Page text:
Highly processed foods often include unhealthy levels of added sugar, sodium, and fat. These ingredients make the foods we eat taste better, but too much of them causes serious health problems, such as obesity, heart disease, high blood pressure and diabetes. Whether or not you are deciding to include a highly processed food in your diet, it may be helpful to evaluate its nutritional content and its long-term effect on health. An ultra-processed food that contains an unevenly high ratio of calories and nutrients can be considered unhealthy.
For example, research supports an association between a high intake of sugar-sweetened beverages and an increased risk of obesity, diabetes and heart disease. However, some processed foods that contain beneficial nutrients, such as olive oil or oat flakes, have been linked to lower rates of these chronic diseases. Highly processed foods are often high in sugar, fat and empty calories. The consumption of many of these foods has long been linked to an increased risk of suffering from a wide variety of health problems that can cause heart disease or premature death, such as obesity, high blood pressure, high cholesterol, cancer and depression.
Meanwhile, policy makers “should shift their priorities away from food reformulation, which risks positioning ultra-processed foods as a solution to dietary problems, and focus more on promoting the availability, affordability and accessibility of unprocessed or minimally processed foods,” they conclude. Because food begins to deteriorate and lose nutrients as soon as it is harvested, even apples that are in the produce aisle undergo four or more processing steps before being sold to the consumer. In the first study, researchers based in France and Brazil evaluated possible associations between ultra-processed foods and the risk of cardiovascular and cerebrovascular diseases (conditions that affect the blood supply to the heart and brain). Some nutrients, such as proteins, are naturally retained during processing, and others, such as B vitamins and iron, can be re-added if lost during processing.
None of the studies were designed to determine if or how ultra-processed foods could directly cause health problems or premature death. People who ate the most processed foods (averaging more than five servings a day) were also more likely to be obese, smokers, ate snacks frequently, watched TV regularly, and had conditions such as cancer, diabetes, high blood pressure, high cholesterol levels, and depression. However, both studies took into account known lifestyle risk factors and markers of diet quality, and the findings support other research that links highly processed foods to poor health. That said, eating processed foods is the consumer's choice, and each type has its advantages and disadvantages.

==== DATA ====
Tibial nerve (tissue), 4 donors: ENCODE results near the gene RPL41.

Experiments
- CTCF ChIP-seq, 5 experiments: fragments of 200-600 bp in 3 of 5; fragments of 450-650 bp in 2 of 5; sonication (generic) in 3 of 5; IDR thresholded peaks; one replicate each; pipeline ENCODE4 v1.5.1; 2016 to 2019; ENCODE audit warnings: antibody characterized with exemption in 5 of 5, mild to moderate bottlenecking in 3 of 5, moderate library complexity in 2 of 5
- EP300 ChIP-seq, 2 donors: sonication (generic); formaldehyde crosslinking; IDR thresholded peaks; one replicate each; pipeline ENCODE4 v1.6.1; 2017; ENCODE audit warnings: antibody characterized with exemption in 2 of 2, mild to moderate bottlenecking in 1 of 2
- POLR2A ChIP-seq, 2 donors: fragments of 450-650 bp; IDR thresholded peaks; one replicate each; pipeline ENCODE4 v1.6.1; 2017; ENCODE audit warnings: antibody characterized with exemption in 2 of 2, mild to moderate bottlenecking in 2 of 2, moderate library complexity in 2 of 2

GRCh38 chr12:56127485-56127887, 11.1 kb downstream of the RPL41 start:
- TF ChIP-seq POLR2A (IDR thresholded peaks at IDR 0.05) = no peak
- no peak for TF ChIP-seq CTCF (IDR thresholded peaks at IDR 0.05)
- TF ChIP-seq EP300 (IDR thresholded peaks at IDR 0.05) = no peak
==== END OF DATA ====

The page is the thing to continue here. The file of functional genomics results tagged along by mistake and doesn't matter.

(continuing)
Now, two studies published in The BMJ offer new evidence of the health risks of ultra-processed foods. Food processing is a spectrum that ranges from basic technologies, such as freezing or milling, to the incorporation of additives that promote shelf stability or increase palatability. Two major European studies published today by The BMJ find positive associations between the consumption of highly processed (“ultra-processed”) foods and the risk of cardiovascular disease and death. Once again, foods were grouped according to the degree of processing and deaths were measured for an average of 10 years.
Previous studies have linked ultra-processed foods to a higher risk of obesity, high blood pressure, high cholesterol and some types of cancer, but there is still little firm evidence. And many people don't realize the harm that processed foods cause to Americans who live in urban areas where they don't have easy access to fresh, whole foods. There is evidence that shows an association with certain types of food processing and poor health outcomes (especially highly or ultra-processed foods).